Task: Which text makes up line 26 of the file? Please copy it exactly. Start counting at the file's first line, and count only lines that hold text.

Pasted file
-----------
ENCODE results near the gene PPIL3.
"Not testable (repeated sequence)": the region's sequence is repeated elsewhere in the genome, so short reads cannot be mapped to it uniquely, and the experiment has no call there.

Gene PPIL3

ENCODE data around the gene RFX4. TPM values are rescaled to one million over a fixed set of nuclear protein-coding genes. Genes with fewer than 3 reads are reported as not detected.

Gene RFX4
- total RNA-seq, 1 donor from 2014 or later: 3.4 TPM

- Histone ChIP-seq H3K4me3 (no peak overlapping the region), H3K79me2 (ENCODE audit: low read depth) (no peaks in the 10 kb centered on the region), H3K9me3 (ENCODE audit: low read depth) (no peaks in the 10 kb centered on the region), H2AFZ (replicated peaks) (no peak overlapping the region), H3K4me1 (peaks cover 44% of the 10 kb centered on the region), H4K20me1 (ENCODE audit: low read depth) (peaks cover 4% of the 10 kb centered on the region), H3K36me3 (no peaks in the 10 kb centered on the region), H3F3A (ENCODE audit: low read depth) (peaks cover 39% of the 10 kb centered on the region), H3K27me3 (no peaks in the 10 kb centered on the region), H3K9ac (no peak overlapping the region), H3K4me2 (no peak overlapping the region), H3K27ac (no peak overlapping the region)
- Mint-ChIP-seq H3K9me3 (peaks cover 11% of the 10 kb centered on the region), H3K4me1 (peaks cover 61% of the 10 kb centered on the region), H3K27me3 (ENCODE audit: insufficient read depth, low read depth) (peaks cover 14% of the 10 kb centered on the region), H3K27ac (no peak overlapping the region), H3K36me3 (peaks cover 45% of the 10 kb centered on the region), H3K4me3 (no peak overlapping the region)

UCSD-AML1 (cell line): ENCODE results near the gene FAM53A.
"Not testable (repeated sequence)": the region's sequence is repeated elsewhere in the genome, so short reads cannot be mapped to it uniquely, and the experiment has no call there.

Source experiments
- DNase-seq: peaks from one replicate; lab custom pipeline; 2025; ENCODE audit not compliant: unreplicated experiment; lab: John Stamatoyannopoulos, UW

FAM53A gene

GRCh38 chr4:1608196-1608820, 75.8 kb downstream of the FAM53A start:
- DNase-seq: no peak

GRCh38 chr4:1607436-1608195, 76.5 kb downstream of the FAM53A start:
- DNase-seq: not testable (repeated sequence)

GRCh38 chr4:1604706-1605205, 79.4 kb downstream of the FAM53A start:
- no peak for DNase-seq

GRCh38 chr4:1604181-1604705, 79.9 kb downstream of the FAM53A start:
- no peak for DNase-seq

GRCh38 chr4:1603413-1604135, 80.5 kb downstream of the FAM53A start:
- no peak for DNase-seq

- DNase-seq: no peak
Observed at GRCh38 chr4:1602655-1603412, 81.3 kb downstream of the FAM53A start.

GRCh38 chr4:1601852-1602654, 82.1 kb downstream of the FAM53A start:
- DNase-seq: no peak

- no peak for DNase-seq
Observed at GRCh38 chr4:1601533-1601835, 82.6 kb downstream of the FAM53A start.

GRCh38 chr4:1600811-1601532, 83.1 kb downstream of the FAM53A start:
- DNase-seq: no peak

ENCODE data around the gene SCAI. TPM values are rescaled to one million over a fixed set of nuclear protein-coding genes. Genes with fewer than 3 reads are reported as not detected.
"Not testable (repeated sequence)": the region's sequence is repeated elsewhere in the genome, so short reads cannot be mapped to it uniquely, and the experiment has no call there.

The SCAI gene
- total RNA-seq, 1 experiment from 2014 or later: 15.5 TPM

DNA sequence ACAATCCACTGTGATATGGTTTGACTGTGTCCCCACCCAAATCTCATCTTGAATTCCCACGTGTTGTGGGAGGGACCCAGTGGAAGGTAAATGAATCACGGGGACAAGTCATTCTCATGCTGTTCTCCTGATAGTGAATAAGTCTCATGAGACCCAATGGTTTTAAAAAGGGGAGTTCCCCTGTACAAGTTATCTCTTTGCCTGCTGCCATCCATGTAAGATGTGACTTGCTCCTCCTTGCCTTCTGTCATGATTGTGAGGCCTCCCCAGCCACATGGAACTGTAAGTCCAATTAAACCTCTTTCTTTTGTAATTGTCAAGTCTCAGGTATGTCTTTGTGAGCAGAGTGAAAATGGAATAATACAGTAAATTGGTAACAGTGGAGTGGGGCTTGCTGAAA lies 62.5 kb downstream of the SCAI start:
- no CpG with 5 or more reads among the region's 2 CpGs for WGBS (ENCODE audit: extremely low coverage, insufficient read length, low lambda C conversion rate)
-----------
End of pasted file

GRCh38 chr4:1601852-1602654, 82.1 kb downstream of the FAM53A start: